It is an ongoing joke in the United States that trailer parks are tornado magnets. There was even a scientific study done, but the real cause was the fact that F1 and F2 tornadoes will destroy a trailer, but not homes.
This has actually led to the improvement in the building standards required for trailers, but there are still many around that are not up to tornado code. Heck, there are many houses that are still in danger and most people in affected areas don’t have a tornado shelter. Even though my favorite show “Rocket City Rednecks,” had an episode of how anyone could build a cheap, effective tornado shelter.
Now it seems that Siberia is a meteorite magnet. I am sure you all heard about the meteor that streaked across the sky today causing panic, damage and injuries. This meteor may have been pulled along with the asteroid that passed Earth today. Kind of a tag along gravity hitchhiker. The meteor was a bolide. Although there is no official definition, yes another word the science community can’t define, the word bolide comes from the Greek βολίς (bolis)  which can mean a missile or to flash.
Usually the ones I see are a lovely green explosion, from all the copper in the core of the meteorite. Sometimes they are bright read, from the iron in the core.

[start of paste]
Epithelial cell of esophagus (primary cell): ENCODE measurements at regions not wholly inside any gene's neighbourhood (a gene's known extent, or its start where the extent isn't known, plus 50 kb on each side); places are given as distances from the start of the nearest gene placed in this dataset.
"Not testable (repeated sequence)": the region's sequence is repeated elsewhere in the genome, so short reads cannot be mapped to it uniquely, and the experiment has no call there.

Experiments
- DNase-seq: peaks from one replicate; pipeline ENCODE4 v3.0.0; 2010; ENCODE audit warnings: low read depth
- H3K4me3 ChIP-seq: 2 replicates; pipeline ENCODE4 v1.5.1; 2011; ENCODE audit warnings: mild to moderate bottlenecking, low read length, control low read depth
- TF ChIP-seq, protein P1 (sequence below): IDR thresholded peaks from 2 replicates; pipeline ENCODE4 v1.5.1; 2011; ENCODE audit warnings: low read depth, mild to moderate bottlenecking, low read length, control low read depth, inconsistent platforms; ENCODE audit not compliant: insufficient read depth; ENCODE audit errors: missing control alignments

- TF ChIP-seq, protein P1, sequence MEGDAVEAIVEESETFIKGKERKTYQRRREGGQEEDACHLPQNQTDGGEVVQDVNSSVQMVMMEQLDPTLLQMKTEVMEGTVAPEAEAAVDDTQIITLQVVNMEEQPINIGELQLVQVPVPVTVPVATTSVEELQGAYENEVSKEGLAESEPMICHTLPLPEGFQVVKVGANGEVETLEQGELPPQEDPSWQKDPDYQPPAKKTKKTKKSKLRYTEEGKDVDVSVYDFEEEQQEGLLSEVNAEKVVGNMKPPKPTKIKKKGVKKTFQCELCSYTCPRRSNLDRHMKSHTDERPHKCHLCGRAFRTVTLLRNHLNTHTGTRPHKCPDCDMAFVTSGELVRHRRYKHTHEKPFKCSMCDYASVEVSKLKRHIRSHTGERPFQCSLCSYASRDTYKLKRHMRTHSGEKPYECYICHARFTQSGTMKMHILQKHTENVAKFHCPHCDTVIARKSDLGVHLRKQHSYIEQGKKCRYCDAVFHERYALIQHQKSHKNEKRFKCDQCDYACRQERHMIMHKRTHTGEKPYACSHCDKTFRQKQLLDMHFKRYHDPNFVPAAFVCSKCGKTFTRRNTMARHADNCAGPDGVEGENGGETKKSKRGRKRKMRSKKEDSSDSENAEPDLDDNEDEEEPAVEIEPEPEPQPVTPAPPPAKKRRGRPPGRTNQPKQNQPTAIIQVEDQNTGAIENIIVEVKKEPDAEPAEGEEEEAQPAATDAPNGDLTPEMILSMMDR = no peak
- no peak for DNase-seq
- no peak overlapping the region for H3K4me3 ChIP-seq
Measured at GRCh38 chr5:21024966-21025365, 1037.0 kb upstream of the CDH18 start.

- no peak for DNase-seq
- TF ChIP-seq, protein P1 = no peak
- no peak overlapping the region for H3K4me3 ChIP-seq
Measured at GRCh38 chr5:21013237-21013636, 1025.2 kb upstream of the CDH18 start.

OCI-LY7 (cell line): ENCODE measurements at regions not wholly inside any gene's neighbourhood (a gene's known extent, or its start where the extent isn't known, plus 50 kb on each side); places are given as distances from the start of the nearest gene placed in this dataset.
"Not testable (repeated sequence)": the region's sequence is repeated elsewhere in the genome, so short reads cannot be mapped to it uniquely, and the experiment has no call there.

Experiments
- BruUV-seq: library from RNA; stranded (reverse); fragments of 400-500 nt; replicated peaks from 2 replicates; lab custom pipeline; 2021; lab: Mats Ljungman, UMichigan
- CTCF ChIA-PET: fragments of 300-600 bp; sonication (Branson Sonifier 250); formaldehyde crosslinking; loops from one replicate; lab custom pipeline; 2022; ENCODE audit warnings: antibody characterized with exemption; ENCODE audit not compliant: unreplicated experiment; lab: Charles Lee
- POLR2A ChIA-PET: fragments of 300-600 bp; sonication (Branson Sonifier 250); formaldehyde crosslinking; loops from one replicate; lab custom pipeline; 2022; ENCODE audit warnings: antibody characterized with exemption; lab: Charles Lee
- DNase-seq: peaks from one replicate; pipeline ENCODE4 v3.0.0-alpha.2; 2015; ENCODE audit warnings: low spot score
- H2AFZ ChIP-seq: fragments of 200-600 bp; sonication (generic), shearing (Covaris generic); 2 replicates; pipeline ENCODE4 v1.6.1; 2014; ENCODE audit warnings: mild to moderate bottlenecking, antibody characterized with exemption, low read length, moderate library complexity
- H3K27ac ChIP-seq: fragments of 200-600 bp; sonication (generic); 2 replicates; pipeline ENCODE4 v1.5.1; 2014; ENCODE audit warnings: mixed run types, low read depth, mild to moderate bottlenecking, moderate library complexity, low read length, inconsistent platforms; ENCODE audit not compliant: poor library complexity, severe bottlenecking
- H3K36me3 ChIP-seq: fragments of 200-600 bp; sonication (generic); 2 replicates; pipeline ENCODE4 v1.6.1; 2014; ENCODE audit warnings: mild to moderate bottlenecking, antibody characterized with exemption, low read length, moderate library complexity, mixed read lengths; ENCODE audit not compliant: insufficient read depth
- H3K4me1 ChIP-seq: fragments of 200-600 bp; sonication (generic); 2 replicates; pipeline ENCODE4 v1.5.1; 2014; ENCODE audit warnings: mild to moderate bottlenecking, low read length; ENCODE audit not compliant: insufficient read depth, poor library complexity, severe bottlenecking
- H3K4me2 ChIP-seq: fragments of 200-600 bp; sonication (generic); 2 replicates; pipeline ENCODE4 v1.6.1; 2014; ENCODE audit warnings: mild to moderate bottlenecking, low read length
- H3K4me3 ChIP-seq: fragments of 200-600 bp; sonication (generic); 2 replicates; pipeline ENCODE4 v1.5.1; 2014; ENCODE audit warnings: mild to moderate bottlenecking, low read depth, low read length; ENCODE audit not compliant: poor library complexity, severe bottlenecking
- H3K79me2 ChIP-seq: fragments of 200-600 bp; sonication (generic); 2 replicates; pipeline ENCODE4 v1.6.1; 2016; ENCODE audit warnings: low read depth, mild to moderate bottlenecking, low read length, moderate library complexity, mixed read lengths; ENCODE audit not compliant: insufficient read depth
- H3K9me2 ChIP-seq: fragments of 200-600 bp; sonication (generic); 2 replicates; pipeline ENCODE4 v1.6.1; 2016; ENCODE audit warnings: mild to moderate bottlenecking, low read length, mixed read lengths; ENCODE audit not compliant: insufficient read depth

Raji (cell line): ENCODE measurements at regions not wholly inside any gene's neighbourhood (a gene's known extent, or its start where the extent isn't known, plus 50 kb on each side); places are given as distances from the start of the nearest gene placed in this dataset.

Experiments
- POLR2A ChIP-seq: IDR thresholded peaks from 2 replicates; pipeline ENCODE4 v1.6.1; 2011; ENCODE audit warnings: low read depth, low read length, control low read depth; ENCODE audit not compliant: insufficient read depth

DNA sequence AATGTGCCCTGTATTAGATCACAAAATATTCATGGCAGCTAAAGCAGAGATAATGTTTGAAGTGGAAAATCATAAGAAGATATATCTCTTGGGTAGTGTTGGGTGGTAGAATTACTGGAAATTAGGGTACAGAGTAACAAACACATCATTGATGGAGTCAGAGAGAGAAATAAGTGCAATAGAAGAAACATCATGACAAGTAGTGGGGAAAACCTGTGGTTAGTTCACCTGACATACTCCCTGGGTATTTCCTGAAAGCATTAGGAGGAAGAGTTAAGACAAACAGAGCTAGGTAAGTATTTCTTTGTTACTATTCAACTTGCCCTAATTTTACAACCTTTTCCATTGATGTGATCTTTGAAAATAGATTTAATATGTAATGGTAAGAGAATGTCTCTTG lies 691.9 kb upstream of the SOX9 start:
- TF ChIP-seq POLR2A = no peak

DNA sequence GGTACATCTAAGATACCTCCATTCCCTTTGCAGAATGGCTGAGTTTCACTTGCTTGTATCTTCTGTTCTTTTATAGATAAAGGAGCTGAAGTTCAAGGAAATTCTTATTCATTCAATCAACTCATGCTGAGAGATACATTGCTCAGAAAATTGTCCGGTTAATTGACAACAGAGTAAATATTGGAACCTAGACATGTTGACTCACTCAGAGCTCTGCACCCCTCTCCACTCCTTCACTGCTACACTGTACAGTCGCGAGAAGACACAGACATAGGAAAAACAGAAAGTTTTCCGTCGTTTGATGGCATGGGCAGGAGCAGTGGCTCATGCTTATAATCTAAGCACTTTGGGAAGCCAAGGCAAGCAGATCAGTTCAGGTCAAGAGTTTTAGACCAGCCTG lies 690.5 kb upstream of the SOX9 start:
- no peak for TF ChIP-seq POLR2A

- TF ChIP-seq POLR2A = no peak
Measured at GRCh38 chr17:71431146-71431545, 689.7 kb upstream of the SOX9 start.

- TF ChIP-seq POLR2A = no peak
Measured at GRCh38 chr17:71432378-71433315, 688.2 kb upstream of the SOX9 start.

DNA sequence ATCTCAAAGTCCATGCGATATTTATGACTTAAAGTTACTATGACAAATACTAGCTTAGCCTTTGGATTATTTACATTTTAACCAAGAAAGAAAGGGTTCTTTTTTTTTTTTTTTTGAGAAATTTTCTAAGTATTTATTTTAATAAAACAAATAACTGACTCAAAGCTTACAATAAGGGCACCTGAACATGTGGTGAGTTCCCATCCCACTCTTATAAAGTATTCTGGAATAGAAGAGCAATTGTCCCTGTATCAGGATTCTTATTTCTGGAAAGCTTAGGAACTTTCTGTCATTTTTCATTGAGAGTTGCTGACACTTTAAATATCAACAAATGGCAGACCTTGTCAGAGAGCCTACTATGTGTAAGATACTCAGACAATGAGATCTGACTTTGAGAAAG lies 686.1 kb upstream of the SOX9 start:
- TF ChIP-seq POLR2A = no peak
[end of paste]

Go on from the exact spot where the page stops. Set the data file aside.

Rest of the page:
The damage that was done today came mostly from the explosion. When meteors enter the atmosphere, they get hot. Really hot. So any water, or even metal, can go very quickly from a solid to gaseous state, causing the meteor to explode. Much like putting an egg in your microwave without puncturing the yolk, you will have an explosive mess to clean up.
These occurrences of actual damage from a meteorite are rare. Most burn up in the atmosphere and make lovely firework shows. The fact is that millions of meteorites enter and burn up in Earth’s atmosphere every day.
But this does prove Bill Nye’s (the Science Guy, and head of the Planetary Society) point that we need more and better technology to detect this type of event.
As it stands today, we can see the very large meteors and asteroids that pass by or even impact the Earth, but not the smaller ones like today’s event. We are better protected than we were a few years ago, but we are still very much blindfolded in a shooting gallery.
I hope that everyone in the area is alright and that no one was killed from falling glass.
– Ex astris, scientia –
I am and avid amateur astronomer and intellectual property attorney. As a former Chief Petty Officer in the U.S. Navy, I am a proud member of the Armed Service Committee of the Los Angeles County Bar Association working to aid all active duty and veterans in our communities. Connect with me on Google +